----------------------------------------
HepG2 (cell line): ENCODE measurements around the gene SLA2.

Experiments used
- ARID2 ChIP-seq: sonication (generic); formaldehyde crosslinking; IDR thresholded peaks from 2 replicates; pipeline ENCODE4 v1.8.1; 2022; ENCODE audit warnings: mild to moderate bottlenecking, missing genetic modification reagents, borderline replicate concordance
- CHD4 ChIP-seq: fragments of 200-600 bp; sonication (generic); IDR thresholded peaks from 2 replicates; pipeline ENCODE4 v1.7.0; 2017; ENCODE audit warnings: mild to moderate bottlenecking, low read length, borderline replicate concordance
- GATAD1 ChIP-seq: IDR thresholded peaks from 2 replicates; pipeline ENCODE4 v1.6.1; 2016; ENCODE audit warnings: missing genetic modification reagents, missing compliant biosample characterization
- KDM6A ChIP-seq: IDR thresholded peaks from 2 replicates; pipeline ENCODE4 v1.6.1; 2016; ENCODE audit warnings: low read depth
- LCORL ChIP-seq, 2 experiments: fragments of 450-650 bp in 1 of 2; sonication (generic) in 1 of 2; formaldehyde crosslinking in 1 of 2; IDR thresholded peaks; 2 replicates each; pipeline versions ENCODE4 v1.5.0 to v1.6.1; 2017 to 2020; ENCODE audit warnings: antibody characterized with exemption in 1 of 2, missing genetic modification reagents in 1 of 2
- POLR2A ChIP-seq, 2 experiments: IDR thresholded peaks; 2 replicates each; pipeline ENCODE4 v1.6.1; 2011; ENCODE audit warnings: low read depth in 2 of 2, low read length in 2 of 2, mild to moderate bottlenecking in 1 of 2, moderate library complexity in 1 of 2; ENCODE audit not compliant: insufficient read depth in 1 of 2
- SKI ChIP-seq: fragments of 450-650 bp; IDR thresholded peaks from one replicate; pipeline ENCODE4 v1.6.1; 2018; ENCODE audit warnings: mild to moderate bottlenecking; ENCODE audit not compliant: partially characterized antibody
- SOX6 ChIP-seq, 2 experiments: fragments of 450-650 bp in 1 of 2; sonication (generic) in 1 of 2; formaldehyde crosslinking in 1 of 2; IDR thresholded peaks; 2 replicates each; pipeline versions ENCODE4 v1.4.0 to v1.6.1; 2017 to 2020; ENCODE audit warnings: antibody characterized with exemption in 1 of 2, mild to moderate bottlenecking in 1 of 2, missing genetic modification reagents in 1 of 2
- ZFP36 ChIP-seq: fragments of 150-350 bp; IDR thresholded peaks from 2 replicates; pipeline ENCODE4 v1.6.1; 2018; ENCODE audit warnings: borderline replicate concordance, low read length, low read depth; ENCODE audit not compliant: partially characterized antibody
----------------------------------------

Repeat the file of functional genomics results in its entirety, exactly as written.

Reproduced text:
HepG2 (cell line): ENCODE measurements around the gene SLA2.

Experiments used
- ARID2 ChIP-seq: sonication (generic); formaldehyde crosslinking; IDR thresholded peaks from 2 replicates; pipeline ENCODE4 v1.8.1; 2022; ENCODE audit warnings: mild to moderate bottlenecking, missing genetic modification reagents, borderline replicate concordance
- CHD4 ChIP-seq: fragments of 200-600 bp; sonication (generic); IDR thresholded peaks from 2 replicates; pipeline ENCODE4 v1.7.0; 2017; ENCODE audit warnings: mild to moderate bottlenecking, low read length, borderline replicate concordance
- GATAD1 ChIP-seq: IDR thresholded peaks from 2 replicates; pipeline ENCODE4 v1.6.1; 2016; ENCODE audit warnings: missing genetic modification reagents, missing compliant biosample characterization
- KDM6A ChIP-seq: IDR thresholded peaks from 2 replicates; pipeline ENCODE4 v1.6.1; 2016; ENCODE audit warnings: low read depth
- LCORL ChIP-seq, 2 experiments: fragments of 450-650 bp in 1 of 2; sonication (generic) in 1 of 2; formaldehyde crosslinking in 1 of 2; IDR thresholded peaks; 2 replicates each; pipeline versions ENCODE4 v1.5.0 to v1.6.1; 2017 to 2020; ENCODE audit warnings: antibody characterized with exemption in 1 of 2, missing genetic modification reagents in 1 of 2
- POLR2A ChIP-seq, 2 experiments: IDR thresholded peaks; 2 replicates each; pipeline ENCODE4 v1.6.1; 2011; ENCODE audit warnings: low read depth in 2 of 2, low read length in 2 of 2, mild to moderate bottlenecking in 1 of 2, moderate library complexity in 1 of 2; ENCODE audit not compliant: insufficient read depth in 1 of 2
- SKI ChIP-seq: fragments of 450-650 bp; IDR thresholded peaks from one replicate; pipeline ENCODE4 v1.6.1; 2018; ENCODE audit warnings: mild to moderate bottlenecking; ENCODE audit not compliant: partially characterized antibody
- SOX6 ChIP-seq, 2 experiments: fragments of 450-650 bp in 1 of 2; sonication (generic) in 1 of 2; formaldehyde crosslinking in 1 of 2; IDR thresholded peaks; 2 replicates each; pipeline versions ENCODE4 v1.4.0 to v1.6.1; 2017 to 2020; ENCODE audit warnings: antibody characterized with exemption in 1 of 2, mild to moderate bottlenecking in 1 of 2, missing genetic modification reagents in 1 of 2
- ZFP36 ChIP-seq: fragments of 150-350 bp; IDR thresholded peaks from 2 replicates; pipeline ENCODE4 v1.6.1; 2018; ENCODE audit warnings: borderline replicate concordance, low read length, low read depth; ENCODE audit not compliant: partially characterized antibody